Monday, March 18, 2019

Smith House hosts a guest lecture by author Mira Bartok

BERNAT IVANCSICS ’14

STAFF WRITER 

The Allan K. Smith Writing Center hosted its most recent talk with author Mira Bartok on Thursday, October 2,. The reading, held in the Smith House Reese Room, featured Bartok’s latest book, ‘The Memory’ Palace, a New York Times bestselling title and winner of the National Book Critics Circle award, published in 2011.

 Bartok’ describes ‘The Memory Palace’ as a literary memoir. It is not merely a journey through memories and time since the narrative  contains a bulging force and effort to withdraw any image that can be redeemed from a disintegrating gallery of memories.  Bartok is in the process of building a gallery, an idea based on a 16th-century Jesuit monk’s concept to tie flashes of memories to images and images to rooms in an elaborate edifice. In a sense, time and space are combined in a way that they are able to complement each other. The past is seemingly leashed to forever-present snapshots, which can now be arranged on a mental map for recollection. But Bartok’s prose is aware of the essential flaw entailed by the idea of the solidification time. She gives the title “Order of Things” to the first part of her novel, referencing 20th century French philosopher and social scientist Michel Foucault’s groundbreaking book of essays with the same title. Similar to Foucault’s model of human perception, which he employs on a global scale in his book, Bartok’s model applied to private remembrance playfully reconstructs the shifting “filters” with which memory treats a specific section of time. Memory’s focus shifts overtime, and memories overlap. Bartok is aware that although a potential gallery can be constructed on a vast sample of memory images, this gallery will most probably resemble a haunted palace with its invisibly shifting walls and corridors.

 Can memories be collected then? And who is remembering these memories? As opposed to  traditional memoirs, Bartok’s protagonist is not herself or herself a  literary persona, but her schizophrenic mother, a constantly receding and eventually, reemerging figure. It is Bartok’s persona, who recounts her mother’s story, but in many cases her role in administering the mentally ill women seems marginal. It is her mother who frames much of the memory-images contained within the Memory Palace. Her underlying presence is showcased even in the very first sentences of the novel: “Even now, when the phone rings late at night, I think it’s her. I stumble out of bed, ready for the worst.” Bartok’s struggle to come to terms with her mother and her deteriorating relationship with her husband intertwines with Bartok’s very own battle against partial amnesia. In a comment during her reading, she recounts how following a car accident and while writing “The Memory Palace” she organized her thoughts and memories by building shelves and slots for her drafts. In a way Bartok had already enacted the Memory Palace before her own Memory Palace was written.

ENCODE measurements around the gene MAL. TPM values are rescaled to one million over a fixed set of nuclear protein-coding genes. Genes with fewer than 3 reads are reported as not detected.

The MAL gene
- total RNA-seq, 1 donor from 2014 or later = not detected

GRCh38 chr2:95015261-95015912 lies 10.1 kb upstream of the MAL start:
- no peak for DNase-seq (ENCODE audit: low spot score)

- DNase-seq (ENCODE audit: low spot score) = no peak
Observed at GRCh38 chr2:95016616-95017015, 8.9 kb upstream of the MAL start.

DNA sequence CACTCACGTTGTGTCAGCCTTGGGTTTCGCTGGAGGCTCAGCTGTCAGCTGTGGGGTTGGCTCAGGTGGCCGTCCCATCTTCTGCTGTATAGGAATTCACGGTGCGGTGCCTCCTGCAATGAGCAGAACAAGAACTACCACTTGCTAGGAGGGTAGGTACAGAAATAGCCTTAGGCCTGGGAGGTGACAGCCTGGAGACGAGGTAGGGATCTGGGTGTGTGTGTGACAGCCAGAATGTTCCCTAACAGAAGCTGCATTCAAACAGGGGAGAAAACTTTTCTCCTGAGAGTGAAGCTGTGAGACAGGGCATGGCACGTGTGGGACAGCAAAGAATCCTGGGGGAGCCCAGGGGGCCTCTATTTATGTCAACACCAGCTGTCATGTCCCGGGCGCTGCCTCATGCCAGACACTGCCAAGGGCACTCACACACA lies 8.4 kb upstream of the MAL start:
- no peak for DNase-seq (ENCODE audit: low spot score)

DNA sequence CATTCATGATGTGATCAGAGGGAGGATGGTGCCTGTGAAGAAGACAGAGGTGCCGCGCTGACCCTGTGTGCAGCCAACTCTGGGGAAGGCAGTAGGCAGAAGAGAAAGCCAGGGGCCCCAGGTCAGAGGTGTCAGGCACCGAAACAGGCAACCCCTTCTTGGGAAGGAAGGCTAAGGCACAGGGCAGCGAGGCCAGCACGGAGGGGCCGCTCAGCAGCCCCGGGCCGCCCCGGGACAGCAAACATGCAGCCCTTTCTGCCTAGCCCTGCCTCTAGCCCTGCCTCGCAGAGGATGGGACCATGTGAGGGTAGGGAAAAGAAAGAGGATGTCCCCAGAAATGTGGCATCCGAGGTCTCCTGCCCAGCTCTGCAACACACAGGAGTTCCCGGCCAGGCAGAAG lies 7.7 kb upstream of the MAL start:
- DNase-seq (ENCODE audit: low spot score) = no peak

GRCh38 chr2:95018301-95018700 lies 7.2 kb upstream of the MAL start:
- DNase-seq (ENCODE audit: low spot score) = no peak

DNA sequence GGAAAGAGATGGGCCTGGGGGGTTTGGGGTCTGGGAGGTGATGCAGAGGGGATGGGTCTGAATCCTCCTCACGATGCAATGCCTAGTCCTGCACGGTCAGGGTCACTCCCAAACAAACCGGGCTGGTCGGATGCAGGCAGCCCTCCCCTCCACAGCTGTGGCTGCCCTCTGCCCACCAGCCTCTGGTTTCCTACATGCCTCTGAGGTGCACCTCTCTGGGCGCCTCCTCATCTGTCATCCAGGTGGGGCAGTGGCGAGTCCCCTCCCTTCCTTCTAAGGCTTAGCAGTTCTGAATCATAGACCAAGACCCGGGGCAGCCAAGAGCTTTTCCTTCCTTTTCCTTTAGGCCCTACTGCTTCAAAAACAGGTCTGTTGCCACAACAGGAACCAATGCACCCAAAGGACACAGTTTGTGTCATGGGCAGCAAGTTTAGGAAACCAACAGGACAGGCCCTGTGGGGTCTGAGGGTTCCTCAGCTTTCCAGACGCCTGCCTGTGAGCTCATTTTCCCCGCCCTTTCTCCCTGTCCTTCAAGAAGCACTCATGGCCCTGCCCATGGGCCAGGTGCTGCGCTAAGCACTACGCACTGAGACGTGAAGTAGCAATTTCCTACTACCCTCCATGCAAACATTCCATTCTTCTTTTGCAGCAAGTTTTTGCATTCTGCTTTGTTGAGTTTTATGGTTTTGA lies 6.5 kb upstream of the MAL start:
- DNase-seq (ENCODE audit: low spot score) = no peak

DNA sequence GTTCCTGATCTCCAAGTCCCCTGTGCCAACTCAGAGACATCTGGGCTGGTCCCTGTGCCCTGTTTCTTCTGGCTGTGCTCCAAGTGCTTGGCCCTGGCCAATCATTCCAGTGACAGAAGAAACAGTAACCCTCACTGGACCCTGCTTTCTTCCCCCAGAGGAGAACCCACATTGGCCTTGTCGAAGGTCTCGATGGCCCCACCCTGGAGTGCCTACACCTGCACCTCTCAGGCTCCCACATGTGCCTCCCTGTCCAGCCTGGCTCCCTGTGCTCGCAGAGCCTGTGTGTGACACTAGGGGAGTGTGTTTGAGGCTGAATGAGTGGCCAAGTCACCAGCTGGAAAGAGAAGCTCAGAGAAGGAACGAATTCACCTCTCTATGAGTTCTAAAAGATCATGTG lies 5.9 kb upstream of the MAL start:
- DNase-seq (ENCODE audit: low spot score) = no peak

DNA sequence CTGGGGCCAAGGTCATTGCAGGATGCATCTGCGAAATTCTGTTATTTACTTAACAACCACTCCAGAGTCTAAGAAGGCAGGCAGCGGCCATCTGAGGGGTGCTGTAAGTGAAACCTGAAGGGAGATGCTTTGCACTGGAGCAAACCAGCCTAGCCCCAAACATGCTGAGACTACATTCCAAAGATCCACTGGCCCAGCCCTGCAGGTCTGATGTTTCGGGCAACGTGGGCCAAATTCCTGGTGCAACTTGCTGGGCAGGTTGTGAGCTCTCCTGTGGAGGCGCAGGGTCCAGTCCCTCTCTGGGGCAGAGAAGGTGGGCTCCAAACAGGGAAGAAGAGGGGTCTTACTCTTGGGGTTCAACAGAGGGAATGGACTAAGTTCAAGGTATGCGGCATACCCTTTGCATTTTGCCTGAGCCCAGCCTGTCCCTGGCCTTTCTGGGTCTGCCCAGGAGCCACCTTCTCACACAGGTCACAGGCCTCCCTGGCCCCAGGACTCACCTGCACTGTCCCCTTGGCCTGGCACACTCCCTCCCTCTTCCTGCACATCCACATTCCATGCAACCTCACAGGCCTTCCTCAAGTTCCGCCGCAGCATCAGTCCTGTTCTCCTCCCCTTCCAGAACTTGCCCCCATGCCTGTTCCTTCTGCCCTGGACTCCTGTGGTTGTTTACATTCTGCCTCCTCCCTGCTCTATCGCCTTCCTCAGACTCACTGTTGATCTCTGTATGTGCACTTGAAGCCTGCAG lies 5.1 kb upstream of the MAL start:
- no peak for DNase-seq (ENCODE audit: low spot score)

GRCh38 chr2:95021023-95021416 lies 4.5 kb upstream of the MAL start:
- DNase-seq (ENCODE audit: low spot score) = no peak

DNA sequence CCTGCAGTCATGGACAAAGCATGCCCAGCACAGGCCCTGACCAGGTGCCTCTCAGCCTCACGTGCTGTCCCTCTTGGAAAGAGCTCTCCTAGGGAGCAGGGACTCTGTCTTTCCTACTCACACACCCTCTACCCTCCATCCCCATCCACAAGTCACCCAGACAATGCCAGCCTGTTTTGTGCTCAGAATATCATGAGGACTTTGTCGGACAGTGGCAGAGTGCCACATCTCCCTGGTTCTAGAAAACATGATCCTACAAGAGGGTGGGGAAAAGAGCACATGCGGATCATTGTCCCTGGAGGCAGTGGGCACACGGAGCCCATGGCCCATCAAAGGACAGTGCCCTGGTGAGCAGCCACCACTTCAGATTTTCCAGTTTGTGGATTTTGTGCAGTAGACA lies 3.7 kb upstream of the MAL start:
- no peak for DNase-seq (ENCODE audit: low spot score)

Many of the scenes in “The Memory Palace” take place in northern Norway, a region only a couple of degrees below the North Pole where during the summer the sun rests for a mere 3-4 hours and during the winter rises for the same short interval. Although Bartok and her husband eventually leave Norway and head back to Cleveland, Bartok’s fascination with the North Pole and early 20th century exploration narratives, such as Amundsen’s, dates back to her childhood. At this point in her reading, Bartok introduces a recurrent project of hers, which consists of short stories that rewrite famous or historical figures’ life or legacy from an alternative perspective. Sticking to the theme of polar explorations, Bartok reads the tale of an early explorer, Sir John Franklin, and his British crew that set out to find the North Pole but arrived seriously unprepared. In her comical sketch, Bartok enumerates the ridiculous gadgets, such as silver teaspoons, that the explorers carried along while not having proper coats or boots. Eventually the crew was lost, and at this point the focus of the narrative shifts to the mourning wives, who were left at home. Losing their burden of gender roles, the wives finally gain freedom.

  Addressing her last major interest, astronautics, Bartok presents another sketch of a famous historical character. However, this time it is not a person, but a dog, the space dog Laika, who was one of the first animals in space on a Sputnik 2, and who died on November 3, 1957, while in geocentric orbit. Bartok’s tale introduces another Laika, bbased on the previous Laika who returns to Earth a hundred years later. In a small town she stands beside the road but does not respond to visitors. One day, a young man approaches her, humbly and lovingly, and Laika emits her first bark in a century. This iconic instance of barking refers to the dog’s own name, which in Russian means “barker”. Laika was muted by various globally scaled enterprises: the space race, Soviet political negotiations and so forth. Bartok’s short story conveys the alternative ending of an otherwise tragic story, in which a simple mongrel dog was encapsulated in humanity’s memory without letting her give a voice to her presence there.

The Allan K. Smith reading series will continue next month on November 6 with guest lecturer Andre Dubus III.

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